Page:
BATON ROUGE, La. (AP) — LSU will consolidate the administration of its main campus College of Agriculture and the university system's AgCenter, four decades after they were split, under a plan approved Friday by the LSU Board of Supervisors.
The merger was recommended by new LSU System President and Chancellor King Alexander and approved without objection. It will be phased in over several months, with completion set for March, according to documents provided by the board.
The AgCenter helps Louisiana businesses and oversees agricultural extension and research services with 17 research stations around the state and extension service offices in all 64 parishes. The College of Agriculture teaches students and readies them for careers in the field. More than 150 of the employees overlap, holding jobs with both entities.
Alexander and AgCenter Chancellor Bill Richardson told the board that the merger will help create efficiencies and better coordinate research activities. Alexander said it will also strengthen student training and agricultural work across the state.
"There's no greater asset to a land grant university than agriculture," Alexander said. He added, "We can reach more families, help more people and do more for the citizens of Louisiana" with the consolidation.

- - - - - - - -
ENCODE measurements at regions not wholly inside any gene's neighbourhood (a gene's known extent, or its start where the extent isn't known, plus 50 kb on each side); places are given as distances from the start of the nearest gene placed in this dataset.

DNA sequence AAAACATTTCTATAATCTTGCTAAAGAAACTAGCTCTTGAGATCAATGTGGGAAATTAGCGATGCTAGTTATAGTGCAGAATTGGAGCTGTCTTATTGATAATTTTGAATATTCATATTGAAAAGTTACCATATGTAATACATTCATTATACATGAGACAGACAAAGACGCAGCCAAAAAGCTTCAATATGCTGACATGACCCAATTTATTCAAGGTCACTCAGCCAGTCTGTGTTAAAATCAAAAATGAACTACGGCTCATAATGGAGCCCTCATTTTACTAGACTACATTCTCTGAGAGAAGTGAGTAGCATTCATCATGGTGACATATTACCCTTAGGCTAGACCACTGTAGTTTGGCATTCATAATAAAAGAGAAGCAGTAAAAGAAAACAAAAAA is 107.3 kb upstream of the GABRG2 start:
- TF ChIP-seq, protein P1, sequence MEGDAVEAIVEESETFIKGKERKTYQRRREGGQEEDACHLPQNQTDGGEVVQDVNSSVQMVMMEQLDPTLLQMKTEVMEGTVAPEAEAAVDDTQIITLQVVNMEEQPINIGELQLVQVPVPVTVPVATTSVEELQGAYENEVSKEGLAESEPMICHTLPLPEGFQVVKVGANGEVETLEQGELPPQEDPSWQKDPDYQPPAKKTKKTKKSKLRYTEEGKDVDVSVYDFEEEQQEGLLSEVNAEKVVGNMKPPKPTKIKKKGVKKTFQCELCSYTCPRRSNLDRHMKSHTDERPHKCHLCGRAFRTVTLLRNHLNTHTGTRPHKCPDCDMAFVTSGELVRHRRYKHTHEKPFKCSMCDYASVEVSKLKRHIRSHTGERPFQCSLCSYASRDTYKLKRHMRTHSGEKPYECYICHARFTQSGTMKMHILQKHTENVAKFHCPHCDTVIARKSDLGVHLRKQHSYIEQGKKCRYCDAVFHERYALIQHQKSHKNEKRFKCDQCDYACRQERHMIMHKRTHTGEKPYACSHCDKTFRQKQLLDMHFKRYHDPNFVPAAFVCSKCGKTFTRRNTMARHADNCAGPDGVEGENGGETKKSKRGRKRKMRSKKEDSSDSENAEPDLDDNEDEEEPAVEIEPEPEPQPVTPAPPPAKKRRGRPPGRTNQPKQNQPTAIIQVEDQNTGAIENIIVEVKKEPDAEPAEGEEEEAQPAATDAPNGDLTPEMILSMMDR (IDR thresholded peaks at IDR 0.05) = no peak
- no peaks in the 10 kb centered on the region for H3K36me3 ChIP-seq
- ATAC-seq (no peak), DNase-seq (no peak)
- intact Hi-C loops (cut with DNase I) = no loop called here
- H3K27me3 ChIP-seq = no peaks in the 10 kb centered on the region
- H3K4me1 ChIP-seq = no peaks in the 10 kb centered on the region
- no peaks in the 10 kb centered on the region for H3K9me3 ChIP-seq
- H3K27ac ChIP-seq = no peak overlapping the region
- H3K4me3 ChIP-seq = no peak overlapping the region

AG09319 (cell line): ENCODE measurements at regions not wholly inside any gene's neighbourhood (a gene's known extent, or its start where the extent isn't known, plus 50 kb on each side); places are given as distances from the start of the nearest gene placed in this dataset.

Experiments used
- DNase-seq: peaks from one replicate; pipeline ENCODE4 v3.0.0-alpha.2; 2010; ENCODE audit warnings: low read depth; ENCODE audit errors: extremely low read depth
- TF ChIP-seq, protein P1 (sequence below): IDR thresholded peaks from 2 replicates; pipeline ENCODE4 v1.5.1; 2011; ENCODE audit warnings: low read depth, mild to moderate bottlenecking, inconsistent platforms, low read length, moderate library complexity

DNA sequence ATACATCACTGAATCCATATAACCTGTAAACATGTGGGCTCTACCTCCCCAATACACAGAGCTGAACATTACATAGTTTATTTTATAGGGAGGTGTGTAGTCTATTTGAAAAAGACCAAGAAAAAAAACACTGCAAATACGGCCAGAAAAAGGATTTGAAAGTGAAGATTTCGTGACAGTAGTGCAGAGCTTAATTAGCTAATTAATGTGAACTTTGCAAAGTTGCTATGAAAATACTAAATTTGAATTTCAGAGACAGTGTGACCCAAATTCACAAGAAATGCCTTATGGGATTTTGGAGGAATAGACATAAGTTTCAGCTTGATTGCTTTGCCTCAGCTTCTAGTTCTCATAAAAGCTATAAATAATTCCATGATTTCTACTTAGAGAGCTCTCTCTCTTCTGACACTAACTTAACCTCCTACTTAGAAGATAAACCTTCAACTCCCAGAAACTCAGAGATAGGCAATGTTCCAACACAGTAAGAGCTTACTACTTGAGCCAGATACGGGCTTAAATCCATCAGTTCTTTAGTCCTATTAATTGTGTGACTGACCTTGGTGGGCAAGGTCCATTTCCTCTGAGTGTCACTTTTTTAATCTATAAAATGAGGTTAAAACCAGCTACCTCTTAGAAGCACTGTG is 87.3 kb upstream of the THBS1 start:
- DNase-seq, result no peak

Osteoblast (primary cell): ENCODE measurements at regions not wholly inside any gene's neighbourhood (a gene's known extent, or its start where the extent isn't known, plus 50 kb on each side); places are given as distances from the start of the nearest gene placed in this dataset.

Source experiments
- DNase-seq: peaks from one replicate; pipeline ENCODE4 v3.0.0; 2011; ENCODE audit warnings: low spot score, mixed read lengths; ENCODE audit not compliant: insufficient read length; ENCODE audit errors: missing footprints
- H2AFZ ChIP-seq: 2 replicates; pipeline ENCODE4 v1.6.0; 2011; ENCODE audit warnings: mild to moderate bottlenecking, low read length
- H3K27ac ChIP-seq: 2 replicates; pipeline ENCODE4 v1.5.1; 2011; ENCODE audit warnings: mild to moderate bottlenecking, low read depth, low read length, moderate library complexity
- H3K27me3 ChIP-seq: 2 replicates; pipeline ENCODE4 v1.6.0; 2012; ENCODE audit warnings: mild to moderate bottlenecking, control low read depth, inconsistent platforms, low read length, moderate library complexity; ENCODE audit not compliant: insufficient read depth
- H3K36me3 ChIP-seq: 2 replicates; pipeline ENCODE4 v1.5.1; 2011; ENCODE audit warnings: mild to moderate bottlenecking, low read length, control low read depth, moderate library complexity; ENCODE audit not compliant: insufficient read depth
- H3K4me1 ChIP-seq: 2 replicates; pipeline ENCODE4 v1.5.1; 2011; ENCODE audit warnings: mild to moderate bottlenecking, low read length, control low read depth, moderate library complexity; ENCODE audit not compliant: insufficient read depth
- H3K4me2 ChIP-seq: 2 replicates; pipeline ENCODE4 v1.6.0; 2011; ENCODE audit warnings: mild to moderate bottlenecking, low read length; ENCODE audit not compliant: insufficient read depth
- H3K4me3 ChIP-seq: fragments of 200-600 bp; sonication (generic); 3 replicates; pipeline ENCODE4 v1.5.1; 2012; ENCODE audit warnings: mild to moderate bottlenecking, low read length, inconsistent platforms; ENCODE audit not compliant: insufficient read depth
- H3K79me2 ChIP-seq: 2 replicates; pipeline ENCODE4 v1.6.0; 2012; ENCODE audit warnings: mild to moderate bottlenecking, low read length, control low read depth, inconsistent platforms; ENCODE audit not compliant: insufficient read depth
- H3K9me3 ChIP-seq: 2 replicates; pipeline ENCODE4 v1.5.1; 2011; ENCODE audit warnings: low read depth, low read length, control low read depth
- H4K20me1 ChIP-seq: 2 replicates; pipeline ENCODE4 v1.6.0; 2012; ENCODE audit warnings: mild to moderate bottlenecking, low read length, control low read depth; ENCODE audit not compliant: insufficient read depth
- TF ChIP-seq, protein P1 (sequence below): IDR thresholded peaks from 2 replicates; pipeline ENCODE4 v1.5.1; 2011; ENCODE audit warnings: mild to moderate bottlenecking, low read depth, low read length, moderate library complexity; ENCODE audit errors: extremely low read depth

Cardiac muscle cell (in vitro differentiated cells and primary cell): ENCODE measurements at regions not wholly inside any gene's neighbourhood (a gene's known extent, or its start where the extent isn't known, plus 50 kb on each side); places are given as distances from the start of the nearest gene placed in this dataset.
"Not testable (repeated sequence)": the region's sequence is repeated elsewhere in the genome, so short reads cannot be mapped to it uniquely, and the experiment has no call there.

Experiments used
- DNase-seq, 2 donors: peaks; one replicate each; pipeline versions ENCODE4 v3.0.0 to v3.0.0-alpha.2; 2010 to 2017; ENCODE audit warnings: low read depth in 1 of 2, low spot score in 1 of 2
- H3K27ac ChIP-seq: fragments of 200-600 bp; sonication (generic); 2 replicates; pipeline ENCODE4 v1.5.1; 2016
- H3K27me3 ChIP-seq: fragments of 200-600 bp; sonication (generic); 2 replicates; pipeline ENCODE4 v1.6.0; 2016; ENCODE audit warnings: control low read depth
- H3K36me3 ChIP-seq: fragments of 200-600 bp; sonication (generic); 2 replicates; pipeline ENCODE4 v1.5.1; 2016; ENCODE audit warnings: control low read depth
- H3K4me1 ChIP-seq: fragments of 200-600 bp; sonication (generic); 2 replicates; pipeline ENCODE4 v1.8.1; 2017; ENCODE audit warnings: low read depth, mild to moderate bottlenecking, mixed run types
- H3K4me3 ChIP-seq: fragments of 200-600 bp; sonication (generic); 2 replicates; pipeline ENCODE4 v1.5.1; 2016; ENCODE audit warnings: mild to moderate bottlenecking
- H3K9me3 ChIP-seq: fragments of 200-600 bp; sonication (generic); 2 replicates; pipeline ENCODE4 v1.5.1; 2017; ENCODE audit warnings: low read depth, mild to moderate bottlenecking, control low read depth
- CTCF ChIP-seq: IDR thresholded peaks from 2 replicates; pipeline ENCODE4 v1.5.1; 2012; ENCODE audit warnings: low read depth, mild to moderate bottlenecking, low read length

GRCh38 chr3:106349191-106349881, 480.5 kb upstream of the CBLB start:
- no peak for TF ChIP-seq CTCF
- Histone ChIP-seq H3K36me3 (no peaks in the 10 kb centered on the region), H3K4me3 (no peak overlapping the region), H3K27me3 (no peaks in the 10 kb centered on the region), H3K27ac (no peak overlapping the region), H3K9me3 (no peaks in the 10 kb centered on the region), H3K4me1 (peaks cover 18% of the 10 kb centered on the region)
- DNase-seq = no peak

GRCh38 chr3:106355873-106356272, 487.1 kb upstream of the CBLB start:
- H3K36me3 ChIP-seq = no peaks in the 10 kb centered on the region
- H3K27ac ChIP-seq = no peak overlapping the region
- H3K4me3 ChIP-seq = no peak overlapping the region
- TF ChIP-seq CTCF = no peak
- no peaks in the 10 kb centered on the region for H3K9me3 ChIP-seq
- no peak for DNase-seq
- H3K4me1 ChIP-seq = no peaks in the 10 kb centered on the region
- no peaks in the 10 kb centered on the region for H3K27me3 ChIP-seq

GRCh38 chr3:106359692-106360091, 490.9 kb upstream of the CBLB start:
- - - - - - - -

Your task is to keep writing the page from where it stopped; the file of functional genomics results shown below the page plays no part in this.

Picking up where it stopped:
The two entities operated together until 1972, when the board chose to divide them.
Under the consolidation, the current dean of the College of Agriculture, Kenneth Koonce, will step down from his administrative role and return to the faculty Oct. 8, and Richardson will assume those responsibilities in a new position as the vice president for agriculture.
LSU board member Ronnie Anderson, who is president of the Louisiana Farm Bureau Federation, praised the consolidation. He said it had the support of the agricultural community around Louisiana.
"I had an opportunity to visit with farmers and legislators and other folks around the state, and I've not had a negative comment about doing this," Anderson said.
Shortly after the LSU board vote, the AgCenter and the College of Agriculture announced they are merging their dairy science programs over nine months to "better integrate the research, extension and teaching efforts."
The AgCenter's research station in Franklinton includes a dairy farm, and the College of Agriculture runs a separate farm whose cows will be moved to the AgCenter station.
"A larger-scale dairy will allow us to expand our research program. We'll be able to do more projects and projects that require greater numbers of animals," said Phil Elzer, LSU AgCenter associate vice chancellor and program leader for animal sciences, in a statement.